10. I'm Outta Here!: Preparing for Absences from Your Classroom
IV: Classroom Management
11. Breaking the Rules
12. Developing an Effective Seating Arrangement
13. Reducing Downtime: Quick Transitions
V: Communication and Contact
14. Communicating with Parents
15. Cocktail Weiners and Communicating with Faculty
16. Maintaining and Nurturing Relationships with Students
VI: Grading, Assessing, and Evaluating
17. Creating Your Grading System
18. Assessing Students
19. On Display: Evaluations
VII: Odds and Ends
20. Seeking Support
21. Procuring and Keeping a Teaching Assistant
22. Rebels Without a Cause: Difficult Kids
23. Teacher Associations/Unions: To Join or Not to Join
Appendices
Index

What People are Saying About This

From the Publisher

"Kids are smarter than we sometimes give them credit for!"
— Roxanne P., Buffalo, New York
"The most fun part of teaching is simply listening to the things kids say. On the first day of school I was introducing the subject matter we'd be covering in American history. I asked the kids to think of how a knowledge of history could help people to get along better in life. One of the tough kids in class wasn't volunteering any answers, so I called on him to respond. As he sat up straight in his seat, some of his buddies began guffawing behind him. I ignored them and repeated the question: 'How do you use history to get along?' He turned around to his friends and said, without missing a beat, 'Knock off the laughing, or you're history.'"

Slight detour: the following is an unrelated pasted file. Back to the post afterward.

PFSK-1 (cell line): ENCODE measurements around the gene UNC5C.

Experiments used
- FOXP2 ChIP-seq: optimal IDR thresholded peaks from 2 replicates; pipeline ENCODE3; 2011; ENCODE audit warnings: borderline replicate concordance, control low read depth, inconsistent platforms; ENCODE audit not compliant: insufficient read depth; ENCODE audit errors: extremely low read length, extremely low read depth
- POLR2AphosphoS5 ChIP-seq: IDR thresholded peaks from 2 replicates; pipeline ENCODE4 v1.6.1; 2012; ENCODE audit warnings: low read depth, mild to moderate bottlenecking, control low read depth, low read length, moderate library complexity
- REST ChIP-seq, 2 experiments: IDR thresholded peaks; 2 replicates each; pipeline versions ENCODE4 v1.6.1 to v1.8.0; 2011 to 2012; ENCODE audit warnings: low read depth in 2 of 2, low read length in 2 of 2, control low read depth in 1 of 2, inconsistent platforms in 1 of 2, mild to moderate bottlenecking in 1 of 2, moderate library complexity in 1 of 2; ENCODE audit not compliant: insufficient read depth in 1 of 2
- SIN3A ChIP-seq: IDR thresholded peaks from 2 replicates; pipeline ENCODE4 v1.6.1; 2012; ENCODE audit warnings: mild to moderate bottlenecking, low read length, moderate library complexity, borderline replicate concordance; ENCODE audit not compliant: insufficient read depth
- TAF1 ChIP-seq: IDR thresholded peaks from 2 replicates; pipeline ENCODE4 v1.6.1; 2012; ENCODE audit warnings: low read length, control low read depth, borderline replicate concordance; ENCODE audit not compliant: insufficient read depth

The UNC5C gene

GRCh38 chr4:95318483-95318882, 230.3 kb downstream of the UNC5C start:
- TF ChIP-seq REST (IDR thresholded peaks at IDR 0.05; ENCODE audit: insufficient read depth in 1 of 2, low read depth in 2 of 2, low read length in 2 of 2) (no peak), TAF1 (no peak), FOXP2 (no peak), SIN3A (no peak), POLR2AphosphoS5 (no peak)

—Becka R., Mesa, Arizona
"Sometimes the day's curriculum goes in unexpected directions, no matter how well you plan. Jeff, a chemistry teacher in Minnesota, sat down after a class to plan his next unit. "Suddenly, this loud crack scared me half to death," Jeff says. "I must have jumped three feet. Let's just say one of my students had mixed something combustible! You can tell them over and over again to clean up their messes, but sometimes they don't!"
"What did I learn my first year of school? Get organized!…Even two minutes of disorganization results in complete chaos for the rest of the hour. Get organized."
— Robert T., Galveston, Texas
"Some lessons you only learn through experience."
— Joan M., Kent, Washington
"I really benefited from our state's mandated mentor system my first year teaching, especially in the area of discipline. I overcame several really difficult discipline issues with the sage advice of my mentor. I can't recommend mentoring highly enough. It gave me the foundation I needed to continue teaching through the rough spots."
— Tamara B., Michigan
"I have discovered over the years that there is no technique that always works. What was magic last week is boring this week. To that end, I frequently change the environment by rearranging furniture, updating the materials I place on my walls, and completely changing the look and feel of my classroom….Ever since I gave up the 'nailed-to-the-floor' mind-set, teaching¾and learning—have been exciting for all of us."
— Genna R., Phoenix, Arizona